Founded in 1979, Modernism has since presented more than 450 exhibitions, both historical and contemporary, in media ranging from painting to photography, sculpture to performance, by an international roster of artists. Throughout its 39 years, Muller has aspired to keep the gallery’s challenging, museum quality program at the forefront of the art world, with exhibitions encompassing Dada, Cubism, Surrealism, Vorticism and German Expressionism. Muller was also an early promoter and champion of the artists of the Russian Avant-Garde (1910–1930) in the United States. The gallery has held a long list of exhibition “firsts” – in 1980, Modernism held the first exhibition of the Russian Avant-Garde in a West Coast gallery, the first Andy Warhol show in San Francisco in 1982, and in 2003, the first Le Corbusier gallery show in the United States.

Happy Birthday to Diego Rivera

Today is the birthday of Diego Rivera.  He is one of the Culture Vulture favorite artists, so any excuse to discuss him and his relationship with the Rockefeller family is greatly appreciated.

One of Rivera’s masterpieces is 1914’s Portrait of Two Women which is part of the permanent collection of the Arkansas Arts Center. The official name is Dos Mujeres.  It is a portrait of Angelina Beloff and Maria Dolores Bastian.  The former was Rivera’s first wife.

This oil on canvas stands six and a half feet tall and five and a half feet wide.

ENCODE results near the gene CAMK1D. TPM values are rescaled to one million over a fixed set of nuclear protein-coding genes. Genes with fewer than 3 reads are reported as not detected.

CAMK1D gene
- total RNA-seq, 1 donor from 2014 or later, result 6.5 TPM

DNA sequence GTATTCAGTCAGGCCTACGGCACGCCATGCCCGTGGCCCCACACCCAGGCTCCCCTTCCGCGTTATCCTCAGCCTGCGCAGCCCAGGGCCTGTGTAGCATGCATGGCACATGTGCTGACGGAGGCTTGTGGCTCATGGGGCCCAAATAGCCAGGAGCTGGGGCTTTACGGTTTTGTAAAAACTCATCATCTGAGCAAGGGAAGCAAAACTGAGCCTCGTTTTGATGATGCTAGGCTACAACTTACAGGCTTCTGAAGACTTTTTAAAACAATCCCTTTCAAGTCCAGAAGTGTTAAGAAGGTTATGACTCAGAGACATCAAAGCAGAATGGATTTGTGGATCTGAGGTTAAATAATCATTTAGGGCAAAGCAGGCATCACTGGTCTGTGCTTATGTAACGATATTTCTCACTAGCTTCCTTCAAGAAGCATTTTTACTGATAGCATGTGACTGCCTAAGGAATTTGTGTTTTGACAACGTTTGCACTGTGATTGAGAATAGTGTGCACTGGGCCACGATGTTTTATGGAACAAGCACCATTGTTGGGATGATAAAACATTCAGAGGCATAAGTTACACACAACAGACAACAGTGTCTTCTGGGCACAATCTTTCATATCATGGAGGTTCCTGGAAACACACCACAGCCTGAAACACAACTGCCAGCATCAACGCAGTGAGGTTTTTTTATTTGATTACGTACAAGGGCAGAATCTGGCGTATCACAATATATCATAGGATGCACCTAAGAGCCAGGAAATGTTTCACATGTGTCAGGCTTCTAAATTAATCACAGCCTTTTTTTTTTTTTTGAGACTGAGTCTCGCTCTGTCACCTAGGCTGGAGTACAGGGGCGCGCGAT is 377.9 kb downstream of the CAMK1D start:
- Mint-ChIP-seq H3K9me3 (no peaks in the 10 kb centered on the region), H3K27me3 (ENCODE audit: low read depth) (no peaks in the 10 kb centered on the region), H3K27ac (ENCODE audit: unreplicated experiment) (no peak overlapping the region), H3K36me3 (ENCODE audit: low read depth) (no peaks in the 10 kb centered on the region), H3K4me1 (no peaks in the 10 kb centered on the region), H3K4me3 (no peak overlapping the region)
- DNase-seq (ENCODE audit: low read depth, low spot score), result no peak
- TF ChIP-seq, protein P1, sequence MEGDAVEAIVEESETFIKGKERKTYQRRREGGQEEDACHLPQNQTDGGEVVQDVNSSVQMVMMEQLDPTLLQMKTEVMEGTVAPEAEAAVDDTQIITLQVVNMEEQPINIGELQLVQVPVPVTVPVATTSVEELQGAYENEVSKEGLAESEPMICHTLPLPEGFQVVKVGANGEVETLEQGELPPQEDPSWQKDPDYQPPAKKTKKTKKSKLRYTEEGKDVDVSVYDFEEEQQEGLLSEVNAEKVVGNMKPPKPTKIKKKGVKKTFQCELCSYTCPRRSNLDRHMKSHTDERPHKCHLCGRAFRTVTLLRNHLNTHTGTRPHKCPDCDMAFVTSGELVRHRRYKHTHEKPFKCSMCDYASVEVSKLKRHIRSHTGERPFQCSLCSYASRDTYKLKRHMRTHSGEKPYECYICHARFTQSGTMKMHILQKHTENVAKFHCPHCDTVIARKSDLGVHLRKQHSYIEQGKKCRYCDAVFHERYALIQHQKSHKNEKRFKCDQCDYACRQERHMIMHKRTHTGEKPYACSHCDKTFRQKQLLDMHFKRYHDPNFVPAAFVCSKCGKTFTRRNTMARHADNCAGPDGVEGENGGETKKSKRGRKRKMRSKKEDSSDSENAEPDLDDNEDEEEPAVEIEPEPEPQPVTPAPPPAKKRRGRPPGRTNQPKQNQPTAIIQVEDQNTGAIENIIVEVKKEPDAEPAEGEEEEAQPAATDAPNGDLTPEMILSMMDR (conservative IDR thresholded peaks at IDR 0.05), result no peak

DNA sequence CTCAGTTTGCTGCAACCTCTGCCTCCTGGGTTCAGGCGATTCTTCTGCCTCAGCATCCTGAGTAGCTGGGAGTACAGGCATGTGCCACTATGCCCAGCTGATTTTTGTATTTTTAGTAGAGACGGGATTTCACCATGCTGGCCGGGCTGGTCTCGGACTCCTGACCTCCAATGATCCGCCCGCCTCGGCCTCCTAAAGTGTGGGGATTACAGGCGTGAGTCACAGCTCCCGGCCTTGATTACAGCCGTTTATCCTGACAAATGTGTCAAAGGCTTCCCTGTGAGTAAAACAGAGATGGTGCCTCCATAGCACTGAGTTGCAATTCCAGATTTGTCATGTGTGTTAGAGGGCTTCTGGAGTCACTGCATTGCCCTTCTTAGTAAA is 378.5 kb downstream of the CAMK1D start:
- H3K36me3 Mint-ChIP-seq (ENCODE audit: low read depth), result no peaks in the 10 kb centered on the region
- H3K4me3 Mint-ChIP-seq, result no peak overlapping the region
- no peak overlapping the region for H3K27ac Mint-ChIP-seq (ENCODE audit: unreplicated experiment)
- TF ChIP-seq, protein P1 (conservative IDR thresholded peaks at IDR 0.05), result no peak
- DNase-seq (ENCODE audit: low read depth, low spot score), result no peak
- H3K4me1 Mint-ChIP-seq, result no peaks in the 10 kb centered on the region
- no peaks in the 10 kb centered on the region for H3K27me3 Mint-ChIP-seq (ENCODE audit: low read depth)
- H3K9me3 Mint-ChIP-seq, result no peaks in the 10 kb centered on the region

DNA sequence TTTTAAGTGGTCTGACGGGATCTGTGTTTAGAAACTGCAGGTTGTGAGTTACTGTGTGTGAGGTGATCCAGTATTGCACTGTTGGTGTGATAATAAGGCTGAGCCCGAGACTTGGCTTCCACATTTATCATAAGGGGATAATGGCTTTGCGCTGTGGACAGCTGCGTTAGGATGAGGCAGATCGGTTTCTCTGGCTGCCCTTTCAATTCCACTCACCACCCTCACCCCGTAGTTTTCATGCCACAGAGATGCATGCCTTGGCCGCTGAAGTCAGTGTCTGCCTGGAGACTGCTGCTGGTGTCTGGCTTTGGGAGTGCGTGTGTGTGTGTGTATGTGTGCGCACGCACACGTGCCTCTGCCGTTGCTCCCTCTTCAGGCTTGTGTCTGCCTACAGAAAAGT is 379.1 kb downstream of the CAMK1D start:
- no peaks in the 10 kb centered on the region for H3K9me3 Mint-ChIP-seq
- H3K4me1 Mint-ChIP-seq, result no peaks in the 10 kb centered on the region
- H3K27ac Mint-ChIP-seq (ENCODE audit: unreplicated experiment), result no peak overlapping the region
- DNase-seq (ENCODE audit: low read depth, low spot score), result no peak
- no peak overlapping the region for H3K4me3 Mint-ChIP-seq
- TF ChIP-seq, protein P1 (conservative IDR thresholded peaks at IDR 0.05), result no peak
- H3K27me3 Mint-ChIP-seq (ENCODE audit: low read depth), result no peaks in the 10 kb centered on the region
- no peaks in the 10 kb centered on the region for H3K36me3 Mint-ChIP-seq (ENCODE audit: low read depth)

Influenced by cubists such as Picasso, Rivera adopted fracturing of form, use of multiple perspective points, and flattening of the picture plane.  Yet his take on this style of painting is distinctive.  He uses brighter colors and a larger scale than many early cubist pictures. Rivera also features highly textured surfaces executed in a variety of techniques.

The painting was a gift to the Arkansas Arts Center by Abby Rockefeller Mauzé, sister of Arkansas Governor Winthrop Rockefeller.  At the 1963 opening of the Arkansas Arts Center, James Rorimer, the director of the Metropolitan Museum of Art, remarked several times to Arts Center trustee Jeane Hamilton that the Met should have that piece. Jeane politely smiled as she remarked, “But we have it.”

Of all her brothers, Abby was closest to Winthrop. The other brothers, at best ignored, and at worst, antagonized the two.  Given the complicated relationship of Rivera with members of the Rockefeller family, it is not surprising that if Abby were to have purchased this piece, she would donate it to a facility with close ties to Winthrop.